It's rare I find the Wash Post op-eds thought provoking, but this column by David Ignatius offers two inadvertent, and counterintuitive consequences of globalization, and the worldwide information technology revolution.
The question Ignatius poses is why with the increase in "connectiveness" between world governments and the global community, is U.S. foreign policy continually beset with messiness, be it the aftermath of the "cartoon" riots, the election of Hamas in the Palestinian territories, the insurgency in Iraq, or the resurgence of fundamentalism, or at least international hostility from the regime in Iran, and so on.
Based on conversations with two international and communications specialists, Ignatius relates two major elements of blowback from increasing international communication and expanding technology.
The first is a tendency for increased trade, technology and communication to widen the divide between the governing and the governed. Governmental, economic and intellectual elites become disconnected from the mass of their populations, setting the stage for major upheavals. Ignatius points back to Iran in 1975 as an example of a country that appeared to be heading successfully into the modern era, only to fall back into medieval Islamic fervor and control. Although Ignatius doesn't go there, and it may not be the case in every society, but the increase in trade and technology has undoubtedly helped widened the gap between the haves and have nots of a society as well, providing an additional source of, yes, class conflict.
The second element is the sad reality that increased technology has too often served as a means whereby ignorance and hate gets spread faster than ever before. Hence the cartoon riots. Ignatius also points readers to the "American blogosphere", having in mind no doubt the responses that poor ombudswoman, Deborah Howell experienced several weeks ago when the Washington Post was caught peddling GOP talking points regarding Jack Abramoff.
Ignatius's complaints about the "American blogosphere" aside, I couldn't help but think that not only do these two elements of connectiveness apply in a negative way just on the "Arab street" or in other parts of the world, but that America itself is a confusing picture of modernity and medievalism colliding. I'm thinking in particular of the rising influence of Christian fundamentalists. Conservatives have been quick and happy to point out that so-called liberal or moderate denominations are stagnating while conservative evangelical churches have been t thriving. While education is increasing, consumer goods more abundant, and developments in science and medicine increasing exponentially, America is at the same time becoming more ignorant and paranoid. The events of 911 obviously had a great impact on the American mood, much for the worse. The dominance of Fox News and her cable imitators have poisoned the well further, although Roger Ailes might validly argue that his network's success is the result of the public mood, rather than a cause of it.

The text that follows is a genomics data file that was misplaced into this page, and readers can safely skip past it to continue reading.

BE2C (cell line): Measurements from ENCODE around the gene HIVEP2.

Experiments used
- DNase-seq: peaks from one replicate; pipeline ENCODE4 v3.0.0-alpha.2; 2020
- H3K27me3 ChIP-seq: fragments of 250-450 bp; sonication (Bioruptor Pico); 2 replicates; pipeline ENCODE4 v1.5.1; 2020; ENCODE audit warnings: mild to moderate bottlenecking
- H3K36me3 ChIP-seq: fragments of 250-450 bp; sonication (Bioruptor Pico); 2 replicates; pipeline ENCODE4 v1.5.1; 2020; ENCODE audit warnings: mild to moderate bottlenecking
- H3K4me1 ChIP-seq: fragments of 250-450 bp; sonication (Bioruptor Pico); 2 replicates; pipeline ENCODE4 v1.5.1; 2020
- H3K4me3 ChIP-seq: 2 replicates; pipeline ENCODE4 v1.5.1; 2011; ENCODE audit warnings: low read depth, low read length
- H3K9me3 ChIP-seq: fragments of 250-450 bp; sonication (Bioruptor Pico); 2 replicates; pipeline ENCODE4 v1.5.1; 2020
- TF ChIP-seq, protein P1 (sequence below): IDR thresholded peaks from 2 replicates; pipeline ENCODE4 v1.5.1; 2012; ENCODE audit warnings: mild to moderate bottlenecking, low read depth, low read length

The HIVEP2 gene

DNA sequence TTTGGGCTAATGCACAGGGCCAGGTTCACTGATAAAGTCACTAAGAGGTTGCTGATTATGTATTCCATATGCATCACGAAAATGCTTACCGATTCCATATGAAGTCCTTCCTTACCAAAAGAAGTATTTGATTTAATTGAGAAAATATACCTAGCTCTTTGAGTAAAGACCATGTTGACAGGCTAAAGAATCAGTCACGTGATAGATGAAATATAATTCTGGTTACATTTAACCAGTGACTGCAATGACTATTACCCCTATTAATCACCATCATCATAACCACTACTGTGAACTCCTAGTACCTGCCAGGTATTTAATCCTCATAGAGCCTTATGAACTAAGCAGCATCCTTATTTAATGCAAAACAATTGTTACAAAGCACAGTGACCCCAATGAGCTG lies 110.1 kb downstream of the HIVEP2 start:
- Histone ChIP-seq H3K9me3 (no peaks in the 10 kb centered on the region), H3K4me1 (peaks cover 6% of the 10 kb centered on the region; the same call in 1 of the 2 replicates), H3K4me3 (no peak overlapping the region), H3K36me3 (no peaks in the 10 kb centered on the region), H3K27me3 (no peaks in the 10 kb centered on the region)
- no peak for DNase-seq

In any event, we seem to be faced with both rapidly expanding technological prowess and education wherewithall at the same time we're busy reverting to 13th century feudalism in our religious dogma and international reactiveness.
A disturbing confirmation of this troubling trend and paradox is China. It's a gospel tenet of utmost sanctity in educated circles that free markets and capitalism lead to greater economic growth and prosperity, which in turn begets political pluralism and democratic freedoms.
But while near enough to truthiness in some cases, China has been a glaring exception, as recent reports about the roles played by Internet giants Yahoo! and Google in China have indicated. Although loosening the grip of the Communist Party's rigid economic dogma in China, Beijing's leaders appear more determined than ever to prevent the next evolution of political liberalization to accompany its economic one.
The disturbing implication is that the U.S. could continue to get richer and more technologically savy, free trade, globalization and all, and still takes steps backward politically, back into the pre-modern era that so many conservatives, especially religious ones, seem only too eager that we embrace at their behest.
One final area of discomfort concerns The Emerging Democratic Majority thesis put forward a few years ago by political scientists John Judis and Ruy Teixeira. The authors basically contend that demographic and labor force trends are moving the Democrats way; the proportion of minorities is increasing, the shift to a knowledge-based economy, and increasing levels of education, among other factors, will help liberalize the future electorate, if not in name, at least in partisan outcomes.
While there is undoubtedly some basis for optimism from increasing education, urbanization, and so on, a political scientist observing the political scene in the 1970's could have been forgiven if he or she had forecast much of the same thing for our own era. Civil Rights reforms had enfranchised large numbers of African-Americans. The voting age was just about to be lowered to 18. Women would continue to enter the labor force better educated and in greater numbers than ever before. More people, thanks to federal aid, were going to college. More people were waiting longer to marry and have children, and on and on. But the last three decades have been, at least in partisan terms, Republican instead of Democratic. Meanwhile, while Republicans have gained across the country, the culture, thanks in part to a changing economy, has gotten more liberal. As Thomas Franks notes in What's the Matter with Kansas?, the conservatives' cultural war has been a bust. Abortion continues. Gays are more accepted. Trashy TV still sells (just ask Fox).
Everything is Paradoxical.